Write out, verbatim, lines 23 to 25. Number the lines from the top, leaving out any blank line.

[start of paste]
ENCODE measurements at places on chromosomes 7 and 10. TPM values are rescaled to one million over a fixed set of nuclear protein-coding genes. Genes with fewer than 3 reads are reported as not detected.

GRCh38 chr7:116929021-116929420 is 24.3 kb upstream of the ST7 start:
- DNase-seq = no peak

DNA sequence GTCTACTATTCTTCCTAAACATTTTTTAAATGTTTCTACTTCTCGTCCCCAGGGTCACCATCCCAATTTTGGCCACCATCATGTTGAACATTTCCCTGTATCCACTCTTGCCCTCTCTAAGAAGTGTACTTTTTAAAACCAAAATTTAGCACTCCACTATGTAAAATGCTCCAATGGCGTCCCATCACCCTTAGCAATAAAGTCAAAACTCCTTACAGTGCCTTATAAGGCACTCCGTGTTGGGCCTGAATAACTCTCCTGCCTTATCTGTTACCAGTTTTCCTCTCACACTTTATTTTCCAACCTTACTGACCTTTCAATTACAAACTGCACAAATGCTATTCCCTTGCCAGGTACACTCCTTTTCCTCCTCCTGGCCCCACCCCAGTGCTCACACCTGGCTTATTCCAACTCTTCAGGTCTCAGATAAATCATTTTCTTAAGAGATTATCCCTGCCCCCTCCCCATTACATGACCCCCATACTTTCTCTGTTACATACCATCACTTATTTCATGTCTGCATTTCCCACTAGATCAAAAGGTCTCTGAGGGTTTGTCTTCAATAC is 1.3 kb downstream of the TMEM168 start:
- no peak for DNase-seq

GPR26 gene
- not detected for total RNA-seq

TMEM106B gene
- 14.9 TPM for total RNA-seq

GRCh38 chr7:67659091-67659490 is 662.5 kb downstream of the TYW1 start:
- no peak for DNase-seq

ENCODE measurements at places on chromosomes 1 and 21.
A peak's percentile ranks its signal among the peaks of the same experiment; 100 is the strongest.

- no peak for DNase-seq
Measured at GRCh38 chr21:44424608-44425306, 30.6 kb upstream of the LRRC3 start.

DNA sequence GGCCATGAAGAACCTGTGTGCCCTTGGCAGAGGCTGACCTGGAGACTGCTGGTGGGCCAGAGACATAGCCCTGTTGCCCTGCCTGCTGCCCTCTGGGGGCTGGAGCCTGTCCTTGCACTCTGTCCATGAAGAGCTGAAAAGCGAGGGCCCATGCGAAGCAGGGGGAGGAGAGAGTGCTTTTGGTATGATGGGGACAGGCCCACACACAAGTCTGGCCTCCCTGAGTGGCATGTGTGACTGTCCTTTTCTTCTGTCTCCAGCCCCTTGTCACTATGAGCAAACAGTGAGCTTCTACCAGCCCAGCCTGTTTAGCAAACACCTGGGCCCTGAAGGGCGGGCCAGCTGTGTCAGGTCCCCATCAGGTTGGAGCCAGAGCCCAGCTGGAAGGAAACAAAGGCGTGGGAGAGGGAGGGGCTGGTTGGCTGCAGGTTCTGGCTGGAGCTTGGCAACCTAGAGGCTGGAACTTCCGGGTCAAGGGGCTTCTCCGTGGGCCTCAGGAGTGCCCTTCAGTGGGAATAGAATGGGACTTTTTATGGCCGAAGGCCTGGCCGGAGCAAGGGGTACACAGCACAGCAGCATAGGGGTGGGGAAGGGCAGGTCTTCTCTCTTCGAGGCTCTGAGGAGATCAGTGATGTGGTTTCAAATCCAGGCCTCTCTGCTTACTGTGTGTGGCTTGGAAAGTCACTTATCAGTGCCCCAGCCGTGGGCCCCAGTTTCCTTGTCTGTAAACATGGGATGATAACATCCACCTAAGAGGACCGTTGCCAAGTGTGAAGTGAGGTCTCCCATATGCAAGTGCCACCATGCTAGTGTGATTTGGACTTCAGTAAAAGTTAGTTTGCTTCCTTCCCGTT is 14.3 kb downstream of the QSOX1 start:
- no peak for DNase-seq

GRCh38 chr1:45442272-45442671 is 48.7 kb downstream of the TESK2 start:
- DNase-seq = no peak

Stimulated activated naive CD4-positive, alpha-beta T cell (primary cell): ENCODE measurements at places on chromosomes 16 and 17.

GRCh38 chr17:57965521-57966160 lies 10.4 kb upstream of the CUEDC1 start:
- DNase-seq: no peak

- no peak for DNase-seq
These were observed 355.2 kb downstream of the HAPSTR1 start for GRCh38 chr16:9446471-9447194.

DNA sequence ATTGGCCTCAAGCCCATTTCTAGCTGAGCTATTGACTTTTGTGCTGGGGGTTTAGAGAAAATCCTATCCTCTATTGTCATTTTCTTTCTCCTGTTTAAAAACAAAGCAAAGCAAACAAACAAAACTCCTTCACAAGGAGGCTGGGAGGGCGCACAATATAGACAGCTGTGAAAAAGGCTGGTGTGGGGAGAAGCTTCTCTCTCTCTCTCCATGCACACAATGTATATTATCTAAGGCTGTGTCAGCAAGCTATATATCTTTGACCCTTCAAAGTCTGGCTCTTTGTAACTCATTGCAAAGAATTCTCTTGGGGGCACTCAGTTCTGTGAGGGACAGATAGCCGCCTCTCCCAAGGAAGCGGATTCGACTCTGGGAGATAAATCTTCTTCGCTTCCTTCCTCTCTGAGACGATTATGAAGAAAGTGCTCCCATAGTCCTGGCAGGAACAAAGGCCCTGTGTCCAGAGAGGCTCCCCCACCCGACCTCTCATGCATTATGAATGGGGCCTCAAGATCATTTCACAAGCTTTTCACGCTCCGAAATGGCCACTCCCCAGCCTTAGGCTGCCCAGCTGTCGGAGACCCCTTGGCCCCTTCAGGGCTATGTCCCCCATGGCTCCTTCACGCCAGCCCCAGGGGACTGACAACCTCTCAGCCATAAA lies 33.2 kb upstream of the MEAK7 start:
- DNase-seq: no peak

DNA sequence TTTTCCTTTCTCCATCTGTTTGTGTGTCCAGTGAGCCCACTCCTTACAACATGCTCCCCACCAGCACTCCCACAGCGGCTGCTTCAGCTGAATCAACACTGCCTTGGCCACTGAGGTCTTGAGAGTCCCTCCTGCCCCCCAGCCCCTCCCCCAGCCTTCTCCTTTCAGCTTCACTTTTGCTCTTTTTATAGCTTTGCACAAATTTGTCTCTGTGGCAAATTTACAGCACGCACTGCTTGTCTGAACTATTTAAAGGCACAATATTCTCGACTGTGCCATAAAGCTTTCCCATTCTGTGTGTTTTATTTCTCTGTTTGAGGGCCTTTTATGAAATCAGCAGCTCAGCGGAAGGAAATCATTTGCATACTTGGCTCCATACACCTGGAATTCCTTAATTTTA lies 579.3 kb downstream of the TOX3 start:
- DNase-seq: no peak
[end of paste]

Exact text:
- no peak for DNase-seq
These were observed 355.2 kb downstream of the HAPSTR1 start for GRCh38 chr16:9446471-9447194.

DNA sequence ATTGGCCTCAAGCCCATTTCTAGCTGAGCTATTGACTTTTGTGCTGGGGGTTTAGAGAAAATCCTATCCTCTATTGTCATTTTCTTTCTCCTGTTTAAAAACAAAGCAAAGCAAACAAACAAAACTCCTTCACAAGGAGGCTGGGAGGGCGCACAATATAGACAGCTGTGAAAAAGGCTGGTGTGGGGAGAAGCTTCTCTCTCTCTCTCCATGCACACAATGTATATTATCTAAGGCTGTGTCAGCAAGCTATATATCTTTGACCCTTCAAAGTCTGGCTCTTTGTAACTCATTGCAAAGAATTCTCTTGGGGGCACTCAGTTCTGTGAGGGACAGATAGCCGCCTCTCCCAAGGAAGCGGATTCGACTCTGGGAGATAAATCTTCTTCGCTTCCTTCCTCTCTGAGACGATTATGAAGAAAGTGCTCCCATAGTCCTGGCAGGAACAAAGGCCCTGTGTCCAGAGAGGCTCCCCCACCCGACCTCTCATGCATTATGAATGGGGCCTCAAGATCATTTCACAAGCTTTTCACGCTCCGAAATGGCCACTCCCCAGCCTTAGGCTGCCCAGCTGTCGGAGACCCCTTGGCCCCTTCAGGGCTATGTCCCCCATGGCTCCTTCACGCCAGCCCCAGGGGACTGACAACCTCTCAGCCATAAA lies 33.2 kb upstream of the MEAK7 start: